Magnesium is involved in more than 300 metabolic reactions, including maintaining heart, bone, and blood pressure health. Vital to the maintenance of muscle contraction and nerve conduction, magnesium is second only to potassium in terms of concentration within individual cells. The average body contains only an ounce of this mineral, and 60 percent of the body’s magnesium is in our bones. The rest is found in soft tissue and blood.
- Supports heart health
- Supports and regulates normal blood pressure
- Sustains normal muscle function
- Helps prevent kidney-stone formation
- Helps reduce frequency of migraine headaches
- Supports bone mineral density
- May support healthy blood sugar levels
- Supports restful sleep
- Supports cognitive health
- Promotes normal bowel movements
History of Usage
Magnesium was discovered outside of Magnesia, Greece. Sir Humphrey Davy identified the first alkaline earth metals in 1808 and named them barium, strontium, calcium, and magnium after their oxides. Davy coined the term “magnium” from the usual name for magnesium oxide: magnesia. Magnesium eventually superseded the term magnium in common usage.
Magnesium was used as a treatment in ancient times in the form of laxatives and Epsom salts. Richard Willstatter received the Nobel Prize in 1915 for explaining the structure of chlorophyll in plants, emphasizing magnesium as the important element. Magnesium is frequently utilized in the immediate treatment of pre-eclampsia, myocardial infarction, and severe asthma episodes. Magnesium is a key component of several laxatives.
Thousands of articles and research on magnesium’s importance have been published over the last several decades. The more we study about this vital mineral, the more we understand how it can help us fight a variety of ailments and maintain general health.
Magnesium regulates cellular glucose metabolism, protein digestion, and certain hormone receptor signal transmissions. This important mineral regulates ion balance, keeping potassium in the cells and sodium out. It is involved in more than 300 different enzyme reactions, and it stabilizes electrical signals in the heart and relaxes the arteries and muscles to promote healthy blood flow. Magnesium plays an important role in regulating the neuromuscular activity of the heart by maintaining normal heart rhythm.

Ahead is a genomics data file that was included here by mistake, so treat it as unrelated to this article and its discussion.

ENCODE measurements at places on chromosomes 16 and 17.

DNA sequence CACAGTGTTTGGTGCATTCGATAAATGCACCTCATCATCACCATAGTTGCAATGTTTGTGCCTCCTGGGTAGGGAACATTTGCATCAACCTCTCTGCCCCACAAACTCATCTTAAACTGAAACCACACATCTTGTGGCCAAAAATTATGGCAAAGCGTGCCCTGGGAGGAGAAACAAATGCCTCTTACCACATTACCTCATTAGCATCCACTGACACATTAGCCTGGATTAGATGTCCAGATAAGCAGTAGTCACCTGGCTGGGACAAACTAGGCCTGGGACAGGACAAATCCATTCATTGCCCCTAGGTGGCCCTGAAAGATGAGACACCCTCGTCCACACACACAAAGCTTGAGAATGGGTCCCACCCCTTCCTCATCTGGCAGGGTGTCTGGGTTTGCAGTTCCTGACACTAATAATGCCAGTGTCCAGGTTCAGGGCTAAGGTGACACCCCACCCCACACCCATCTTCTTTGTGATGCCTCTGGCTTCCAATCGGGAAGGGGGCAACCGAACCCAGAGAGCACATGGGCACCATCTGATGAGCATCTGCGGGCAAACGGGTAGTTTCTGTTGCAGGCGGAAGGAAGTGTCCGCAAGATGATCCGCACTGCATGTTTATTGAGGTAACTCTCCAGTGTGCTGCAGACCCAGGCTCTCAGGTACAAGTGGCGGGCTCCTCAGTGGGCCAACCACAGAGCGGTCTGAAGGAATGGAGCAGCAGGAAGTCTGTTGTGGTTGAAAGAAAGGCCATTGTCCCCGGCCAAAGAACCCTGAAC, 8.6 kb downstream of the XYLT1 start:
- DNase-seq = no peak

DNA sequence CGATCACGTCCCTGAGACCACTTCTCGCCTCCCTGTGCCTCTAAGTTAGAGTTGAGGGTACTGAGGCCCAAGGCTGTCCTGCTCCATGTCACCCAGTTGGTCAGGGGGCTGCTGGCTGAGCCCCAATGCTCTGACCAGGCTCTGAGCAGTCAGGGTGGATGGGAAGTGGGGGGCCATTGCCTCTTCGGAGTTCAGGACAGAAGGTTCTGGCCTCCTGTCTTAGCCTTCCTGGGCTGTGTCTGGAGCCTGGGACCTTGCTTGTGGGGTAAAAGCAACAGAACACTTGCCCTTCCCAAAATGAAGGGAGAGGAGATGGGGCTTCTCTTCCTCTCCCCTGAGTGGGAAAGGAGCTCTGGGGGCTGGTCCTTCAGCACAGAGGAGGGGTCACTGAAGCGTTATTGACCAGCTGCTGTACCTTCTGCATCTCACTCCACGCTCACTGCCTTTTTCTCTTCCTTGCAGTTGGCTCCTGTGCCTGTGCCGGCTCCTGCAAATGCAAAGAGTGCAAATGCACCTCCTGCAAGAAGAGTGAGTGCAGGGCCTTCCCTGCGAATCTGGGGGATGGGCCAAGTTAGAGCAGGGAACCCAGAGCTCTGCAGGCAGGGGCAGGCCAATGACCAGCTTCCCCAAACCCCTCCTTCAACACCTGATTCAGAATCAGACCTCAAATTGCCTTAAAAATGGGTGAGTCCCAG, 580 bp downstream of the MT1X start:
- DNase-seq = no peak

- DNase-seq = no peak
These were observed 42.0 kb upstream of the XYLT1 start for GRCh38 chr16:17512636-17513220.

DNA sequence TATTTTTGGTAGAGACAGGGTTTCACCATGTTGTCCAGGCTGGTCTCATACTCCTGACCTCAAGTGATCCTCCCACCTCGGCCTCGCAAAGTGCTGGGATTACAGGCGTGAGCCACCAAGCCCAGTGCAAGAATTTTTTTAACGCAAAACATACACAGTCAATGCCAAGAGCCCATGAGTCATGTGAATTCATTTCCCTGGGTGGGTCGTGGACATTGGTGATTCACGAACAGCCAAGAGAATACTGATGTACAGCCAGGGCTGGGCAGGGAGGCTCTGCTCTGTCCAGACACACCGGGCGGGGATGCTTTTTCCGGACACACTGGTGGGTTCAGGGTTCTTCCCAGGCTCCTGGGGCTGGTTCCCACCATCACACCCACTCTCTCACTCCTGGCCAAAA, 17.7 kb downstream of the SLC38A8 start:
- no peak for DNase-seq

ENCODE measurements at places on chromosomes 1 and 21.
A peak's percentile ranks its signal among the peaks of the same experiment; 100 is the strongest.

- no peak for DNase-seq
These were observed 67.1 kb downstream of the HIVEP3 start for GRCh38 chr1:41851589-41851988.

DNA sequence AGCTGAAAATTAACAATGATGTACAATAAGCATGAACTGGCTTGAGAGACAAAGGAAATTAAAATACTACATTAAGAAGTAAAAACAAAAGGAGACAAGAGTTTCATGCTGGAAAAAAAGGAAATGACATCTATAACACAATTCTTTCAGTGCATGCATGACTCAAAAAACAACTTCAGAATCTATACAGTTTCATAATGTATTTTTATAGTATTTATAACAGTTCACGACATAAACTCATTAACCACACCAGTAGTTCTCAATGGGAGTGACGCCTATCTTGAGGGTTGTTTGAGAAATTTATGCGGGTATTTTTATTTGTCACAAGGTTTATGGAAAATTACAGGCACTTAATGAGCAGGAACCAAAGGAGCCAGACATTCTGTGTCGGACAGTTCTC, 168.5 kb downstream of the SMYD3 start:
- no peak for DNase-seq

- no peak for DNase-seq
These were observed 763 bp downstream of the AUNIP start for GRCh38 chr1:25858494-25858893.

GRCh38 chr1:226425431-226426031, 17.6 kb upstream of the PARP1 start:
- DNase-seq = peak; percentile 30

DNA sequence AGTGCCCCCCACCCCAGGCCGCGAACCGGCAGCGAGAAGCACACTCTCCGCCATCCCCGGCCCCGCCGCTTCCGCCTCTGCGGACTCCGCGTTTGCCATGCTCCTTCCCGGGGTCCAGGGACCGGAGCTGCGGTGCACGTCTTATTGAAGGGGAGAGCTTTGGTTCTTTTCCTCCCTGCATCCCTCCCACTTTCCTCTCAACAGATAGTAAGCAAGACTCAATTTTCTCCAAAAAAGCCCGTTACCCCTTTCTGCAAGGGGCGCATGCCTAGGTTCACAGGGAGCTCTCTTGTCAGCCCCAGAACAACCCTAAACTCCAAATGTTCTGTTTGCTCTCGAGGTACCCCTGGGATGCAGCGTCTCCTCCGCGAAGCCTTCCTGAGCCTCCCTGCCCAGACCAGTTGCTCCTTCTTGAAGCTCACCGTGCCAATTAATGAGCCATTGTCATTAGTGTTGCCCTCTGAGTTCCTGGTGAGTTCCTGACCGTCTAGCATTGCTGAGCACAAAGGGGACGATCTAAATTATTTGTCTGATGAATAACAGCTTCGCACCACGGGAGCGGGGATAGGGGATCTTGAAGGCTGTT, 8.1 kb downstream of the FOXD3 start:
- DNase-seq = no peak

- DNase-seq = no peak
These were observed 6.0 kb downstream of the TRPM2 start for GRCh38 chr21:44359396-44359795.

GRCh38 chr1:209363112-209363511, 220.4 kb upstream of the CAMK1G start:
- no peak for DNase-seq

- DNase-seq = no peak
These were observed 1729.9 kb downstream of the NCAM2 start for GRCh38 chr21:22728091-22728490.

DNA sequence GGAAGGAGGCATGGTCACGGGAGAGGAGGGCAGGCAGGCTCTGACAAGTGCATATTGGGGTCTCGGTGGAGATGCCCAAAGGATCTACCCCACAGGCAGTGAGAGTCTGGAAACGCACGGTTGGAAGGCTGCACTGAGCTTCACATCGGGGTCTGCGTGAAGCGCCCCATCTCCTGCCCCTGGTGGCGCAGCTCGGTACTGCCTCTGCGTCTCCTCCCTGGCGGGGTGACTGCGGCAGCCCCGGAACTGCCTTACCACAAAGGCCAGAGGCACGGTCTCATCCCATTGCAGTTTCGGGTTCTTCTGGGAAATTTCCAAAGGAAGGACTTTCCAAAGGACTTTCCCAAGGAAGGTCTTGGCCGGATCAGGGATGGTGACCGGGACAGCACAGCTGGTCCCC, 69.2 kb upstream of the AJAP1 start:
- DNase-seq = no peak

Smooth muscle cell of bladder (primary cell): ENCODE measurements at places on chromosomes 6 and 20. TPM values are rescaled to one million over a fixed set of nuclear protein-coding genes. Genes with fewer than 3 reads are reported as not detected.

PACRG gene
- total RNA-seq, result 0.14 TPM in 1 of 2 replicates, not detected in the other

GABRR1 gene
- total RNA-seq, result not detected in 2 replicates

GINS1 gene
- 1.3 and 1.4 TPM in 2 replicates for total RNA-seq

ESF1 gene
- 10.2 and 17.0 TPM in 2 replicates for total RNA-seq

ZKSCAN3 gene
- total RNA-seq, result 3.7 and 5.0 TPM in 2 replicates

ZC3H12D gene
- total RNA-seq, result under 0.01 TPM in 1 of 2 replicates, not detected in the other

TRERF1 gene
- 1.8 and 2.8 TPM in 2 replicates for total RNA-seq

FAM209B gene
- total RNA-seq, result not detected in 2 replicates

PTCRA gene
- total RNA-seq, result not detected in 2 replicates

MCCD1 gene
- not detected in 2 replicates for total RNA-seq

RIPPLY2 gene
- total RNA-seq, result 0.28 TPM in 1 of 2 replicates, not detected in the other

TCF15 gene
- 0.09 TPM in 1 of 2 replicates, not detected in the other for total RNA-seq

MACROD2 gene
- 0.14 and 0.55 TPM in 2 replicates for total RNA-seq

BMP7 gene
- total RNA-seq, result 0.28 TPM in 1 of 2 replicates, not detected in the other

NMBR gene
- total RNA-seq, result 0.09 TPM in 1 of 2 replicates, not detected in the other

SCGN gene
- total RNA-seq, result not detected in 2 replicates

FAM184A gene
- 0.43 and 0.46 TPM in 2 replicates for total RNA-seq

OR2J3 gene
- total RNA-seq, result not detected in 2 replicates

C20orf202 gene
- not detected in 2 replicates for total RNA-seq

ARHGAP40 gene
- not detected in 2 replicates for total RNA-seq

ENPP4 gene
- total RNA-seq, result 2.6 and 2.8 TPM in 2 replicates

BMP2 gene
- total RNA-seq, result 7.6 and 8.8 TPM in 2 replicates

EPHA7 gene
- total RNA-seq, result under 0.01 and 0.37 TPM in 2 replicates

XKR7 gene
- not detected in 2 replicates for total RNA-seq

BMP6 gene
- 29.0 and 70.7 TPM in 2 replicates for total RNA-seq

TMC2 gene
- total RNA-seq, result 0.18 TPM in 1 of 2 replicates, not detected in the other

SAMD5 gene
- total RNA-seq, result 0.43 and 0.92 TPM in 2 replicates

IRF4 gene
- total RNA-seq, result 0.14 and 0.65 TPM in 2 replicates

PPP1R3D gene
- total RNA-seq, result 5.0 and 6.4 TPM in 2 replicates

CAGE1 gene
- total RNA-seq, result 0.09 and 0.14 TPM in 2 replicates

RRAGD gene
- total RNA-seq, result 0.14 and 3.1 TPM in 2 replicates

Magnesium also aids in synaptic connections between neurons to support memory. It is a cofactor for enzymes that regulate the neurotransmitters associated with mood and sleep.
Food sources of magnesium include green leafy vegetables, nuts, beans, peas, soybeans, and whole grains.
Magnesium’s excellent global sales growth has been attributed to rising study and media emphasis on the mineral’s function in well health.
Magnesium is gaining popularity among consumers. The latest Consumer Survey on Dietary Supplements done by the Council for Responsible Nutrition (CRN; Washington, DC) in August 2019 revealed magnesium as one of the top ten dietary supplements consumed by Americans. According to the 2019 poll, 18% of supplement consumers reported taking magnesium.
According to market researcher SPINS (Chicago), magnesium had exceptional sales increase in the 52 weeks ended October 6, 2019, propelling the mineral into the top ten components tracked by SPINS cross-channel for the first time (mainstream, natural, and specialty gourmet channels). By combining these channels, magnesium achieved double-digit sales growth of 11% in 2020, bringing total sales to $151 million by the conclusion of the term.
Magnesium sales increased in the following supplement categories: digestive health (mainstream), brain health (natural), heart health (natural and specialty gourmet), mood (natural and specialty gourmet), and bone health (natural and specialty gourmet) (specialty gourmet channel). Magnesium is also associated with appropriate blood sugar regulation.
- Magnesium supplementation is safe during pregnancy and breastfeeding.
- In healthy people, too much magnesium from meals poses no health concern because excess levels are excreted in the urine by the kidneys. High dosages of magnesium from dietary supplements or pharmaceuticals, on the other hand, frequently cause diarrhea, which can be accompanied by nausea and stomach cramping.
- Magnesium supplements may interact with certain medications. Before using magnesium supplements, check with your doctor if you are on any drugs.
- Guerrera MP, Volpe SL, Mao JJ. Therapeutic uses of magnesium. Am Fam Physician. 2009 Jul 15;80(2):157-62. PMID: 19621856.
- Rude RK. Magnesium. In: Ross AC, Caballero B, Cousins RJ, Tucker KL, Ziegler TR, eds. Modern Nutrition in Health and Disease. 11th ed. Baltimore, Mass: Lippincott Williams & Wilkins; 2012:159-75.
- Volpe SL. Magnesium. In: Erdman JW, Macdonald IA, Zeisel SH, eds. Present Knowledge in Nutrition. 10th ed. Ames, Iowa; John Wiley & Sons, 2012:459-74.
- Sun-Edelstein C, Mauskop A. Role of magnesium in the pathogenesis and treatment of migraine. Expert Rev Neurother 2009;9:369–79
- Holland S, Silberstein SD, Freitag F, Dodick DW, Argoff C, Ashman E. Evidence-based guideline update: NSAIDs and other complementary treatments for episodic migraine prevention in adults. Neurology 2012;78:1346-53.
- Musso CG Magnesium metabolism in health and disease. Int Urol Nephrol 2009;41:357-62.
- Guerrera MP, Volpe SL, Mao JJ. Therapeutic uses of magnesium. Am Fam Physician 2009;80:157-62.